The company also donated $40,000 to the Republican Party of Florida in 2012. That was a year after Thrasher stepped down as party chairman.

Jerry Funt, an FSU senior from Tampa who is co-president of a campus organization opposing Thrasher's candidacy, said that what he knows about Koch and the state senator is concerning. He is among students, instructors and donors talking about the issue.

"Whether or not Sen. Thrasher gets significant funding from Koch directly through his campaigns, there are new ways that money gets put into campaigns," Funt said. "And there are a lot of groups with agendas that are similar to Sen. Thrasher's that still receive significant money and spread it through the Florida Legislature."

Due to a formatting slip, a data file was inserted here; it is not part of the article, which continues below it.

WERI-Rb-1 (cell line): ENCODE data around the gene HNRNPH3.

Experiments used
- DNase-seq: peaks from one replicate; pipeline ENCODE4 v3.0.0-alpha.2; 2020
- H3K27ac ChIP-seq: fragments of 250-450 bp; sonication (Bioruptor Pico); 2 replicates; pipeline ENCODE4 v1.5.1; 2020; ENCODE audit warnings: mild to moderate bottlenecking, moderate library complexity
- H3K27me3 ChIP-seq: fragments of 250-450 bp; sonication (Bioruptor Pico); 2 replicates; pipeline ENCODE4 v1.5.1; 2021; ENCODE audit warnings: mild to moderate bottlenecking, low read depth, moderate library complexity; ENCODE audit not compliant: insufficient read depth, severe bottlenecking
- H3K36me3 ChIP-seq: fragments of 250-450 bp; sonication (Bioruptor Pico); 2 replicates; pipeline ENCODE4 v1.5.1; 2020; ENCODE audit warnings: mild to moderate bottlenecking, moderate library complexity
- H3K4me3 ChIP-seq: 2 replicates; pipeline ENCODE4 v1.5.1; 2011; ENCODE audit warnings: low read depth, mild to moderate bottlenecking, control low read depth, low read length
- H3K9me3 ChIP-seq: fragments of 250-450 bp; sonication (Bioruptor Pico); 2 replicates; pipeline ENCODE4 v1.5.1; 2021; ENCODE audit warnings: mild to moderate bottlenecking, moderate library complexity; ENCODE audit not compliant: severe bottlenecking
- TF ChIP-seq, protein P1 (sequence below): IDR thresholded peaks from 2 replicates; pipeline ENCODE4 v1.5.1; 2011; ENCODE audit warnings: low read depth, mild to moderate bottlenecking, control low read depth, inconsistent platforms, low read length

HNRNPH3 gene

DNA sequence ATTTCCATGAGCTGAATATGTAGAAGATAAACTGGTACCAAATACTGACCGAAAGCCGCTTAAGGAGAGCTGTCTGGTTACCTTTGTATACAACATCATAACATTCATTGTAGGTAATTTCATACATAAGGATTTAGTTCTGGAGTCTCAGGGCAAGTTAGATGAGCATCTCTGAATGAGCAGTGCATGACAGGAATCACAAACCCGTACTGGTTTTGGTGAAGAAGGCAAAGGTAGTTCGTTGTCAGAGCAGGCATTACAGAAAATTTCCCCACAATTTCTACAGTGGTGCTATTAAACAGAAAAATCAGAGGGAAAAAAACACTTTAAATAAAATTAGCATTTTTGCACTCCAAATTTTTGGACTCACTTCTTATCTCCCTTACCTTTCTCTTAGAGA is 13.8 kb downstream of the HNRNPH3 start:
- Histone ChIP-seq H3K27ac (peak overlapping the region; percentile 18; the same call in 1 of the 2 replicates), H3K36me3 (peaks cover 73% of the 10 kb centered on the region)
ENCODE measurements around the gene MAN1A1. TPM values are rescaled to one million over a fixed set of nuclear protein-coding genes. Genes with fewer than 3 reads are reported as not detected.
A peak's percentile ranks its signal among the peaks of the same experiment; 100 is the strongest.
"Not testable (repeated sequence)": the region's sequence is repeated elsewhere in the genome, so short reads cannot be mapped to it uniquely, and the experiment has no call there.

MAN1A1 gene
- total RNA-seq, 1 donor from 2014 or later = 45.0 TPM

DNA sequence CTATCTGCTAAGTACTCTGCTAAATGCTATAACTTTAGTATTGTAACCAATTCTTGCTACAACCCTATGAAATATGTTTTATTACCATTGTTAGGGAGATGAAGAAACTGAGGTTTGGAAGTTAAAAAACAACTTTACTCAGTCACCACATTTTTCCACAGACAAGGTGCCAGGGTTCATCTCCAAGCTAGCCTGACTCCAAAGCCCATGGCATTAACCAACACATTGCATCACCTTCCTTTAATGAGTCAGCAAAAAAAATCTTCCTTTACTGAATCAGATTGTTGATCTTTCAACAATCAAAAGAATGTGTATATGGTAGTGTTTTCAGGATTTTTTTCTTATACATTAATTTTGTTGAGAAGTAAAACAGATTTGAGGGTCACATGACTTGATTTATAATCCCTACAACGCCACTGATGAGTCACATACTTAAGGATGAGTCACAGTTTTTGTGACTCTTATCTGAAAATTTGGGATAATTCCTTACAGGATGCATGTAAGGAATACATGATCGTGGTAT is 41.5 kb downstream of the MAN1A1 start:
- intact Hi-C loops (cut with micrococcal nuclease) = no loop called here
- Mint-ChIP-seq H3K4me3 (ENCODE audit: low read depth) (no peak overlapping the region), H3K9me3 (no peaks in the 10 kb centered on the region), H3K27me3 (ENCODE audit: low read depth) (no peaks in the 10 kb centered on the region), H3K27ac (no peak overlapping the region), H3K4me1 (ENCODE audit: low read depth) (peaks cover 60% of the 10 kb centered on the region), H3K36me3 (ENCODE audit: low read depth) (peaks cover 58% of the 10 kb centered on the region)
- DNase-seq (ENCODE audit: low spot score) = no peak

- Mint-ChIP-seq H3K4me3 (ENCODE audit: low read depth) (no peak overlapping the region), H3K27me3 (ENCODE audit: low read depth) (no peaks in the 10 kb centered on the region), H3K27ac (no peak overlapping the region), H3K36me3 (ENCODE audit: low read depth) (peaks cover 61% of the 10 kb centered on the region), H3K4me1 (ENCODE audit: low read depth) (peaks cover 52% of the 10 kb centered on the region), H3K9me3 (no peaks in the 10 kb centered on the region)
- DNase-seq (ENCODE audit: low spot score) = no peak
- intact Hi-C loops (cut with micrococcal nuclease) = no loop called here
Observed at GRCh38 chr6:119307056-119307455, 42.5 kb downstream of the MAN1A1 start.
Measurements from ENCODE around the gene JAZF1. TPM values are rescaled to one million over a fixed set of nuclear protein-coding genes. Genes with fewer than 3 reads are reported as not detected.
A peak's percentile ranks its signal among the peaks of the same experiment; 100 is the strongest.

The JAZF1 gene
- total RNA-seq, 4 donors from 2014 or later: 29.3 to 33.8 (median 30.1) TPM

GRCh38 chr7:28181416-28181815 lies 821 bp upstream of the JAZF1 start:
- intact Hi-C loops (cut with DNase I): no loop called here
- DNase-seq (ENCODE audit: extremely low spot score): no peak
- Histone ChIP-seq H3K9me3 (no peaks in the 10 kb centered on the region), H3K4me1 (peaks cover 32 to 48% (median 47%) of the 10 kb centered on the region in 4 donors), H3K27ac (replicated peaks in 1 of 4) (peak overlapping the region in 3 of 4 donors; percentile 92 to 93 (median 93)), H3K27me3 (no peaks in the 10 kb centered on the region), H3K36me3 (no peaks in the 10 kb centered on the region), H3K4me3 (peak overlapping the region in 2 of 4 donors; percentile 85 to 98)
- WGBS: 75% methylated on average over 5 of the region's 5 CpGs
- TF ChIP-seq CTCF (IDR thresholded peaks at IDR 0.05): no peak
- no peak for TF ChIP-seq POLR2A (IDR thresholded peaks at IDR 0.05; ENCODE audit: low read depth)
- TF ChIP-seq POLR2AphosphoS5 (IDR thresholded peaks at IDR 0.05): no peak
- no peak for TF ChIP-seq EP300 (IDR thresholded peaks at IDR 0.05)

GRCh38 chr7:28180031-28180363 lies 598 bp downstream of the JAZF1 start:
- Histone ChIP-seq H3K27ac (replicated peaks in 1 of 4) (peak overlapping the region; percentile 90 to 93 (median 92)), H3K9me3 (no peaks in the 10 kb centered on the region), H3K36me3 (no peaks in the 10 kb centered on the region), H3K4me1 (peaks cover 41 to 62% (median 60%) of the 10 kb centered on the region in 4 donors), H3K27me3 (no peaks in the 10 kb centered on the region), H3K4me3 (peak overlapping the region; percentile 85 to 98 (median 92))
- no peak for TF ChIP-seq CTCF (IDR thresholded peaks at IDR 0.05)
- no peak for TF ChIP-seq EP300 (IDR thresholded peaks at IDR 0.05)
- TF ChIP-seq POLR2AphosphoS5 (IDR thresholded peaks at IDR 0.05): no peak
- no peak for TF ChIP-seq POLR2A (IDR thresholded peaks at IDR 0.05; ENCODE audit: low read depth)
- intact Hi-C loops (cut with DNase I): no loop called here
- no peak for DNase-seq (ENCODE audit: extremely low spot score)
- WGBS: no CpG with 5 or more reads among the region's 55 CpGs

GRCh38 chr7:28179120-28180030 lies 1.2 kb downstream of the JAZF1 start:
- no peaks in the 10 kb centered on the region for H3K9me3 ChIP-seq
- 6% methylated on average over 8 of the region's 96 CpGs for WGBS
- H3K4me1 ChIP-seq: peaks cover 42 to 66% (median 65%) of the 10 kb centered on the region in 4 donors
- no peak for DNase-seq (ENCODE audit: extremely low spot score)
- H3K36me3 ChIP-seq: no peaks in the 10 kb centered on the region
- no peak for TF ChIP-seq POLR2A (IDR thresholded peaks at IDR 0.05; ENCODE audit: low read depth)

As an economics student, Funt sees the influence Koch money has had on FSU's economics department.

Three years ago, the Tampa Bay Times reported that the Charles G. Koch Foundation gave the department $1.5 million over six years — and received the right to screen candidates for two positions. After the ensuing uproar, the school vowed to fix the agreement.

The Center for Public Integrity recently discovered documents that proved the Koch foundation was willing to give additional money if demands about staffing and curriculum were met.

The FSU economics department still has a libertarian streak, Funt said, and he is concerned that if Thrasher wins the presidency the Koch brothers will find an opportunity to exert more influence.

"He still has all those connections . . . He still has the same friends in the Legislature and he's still the same human being," Funt said.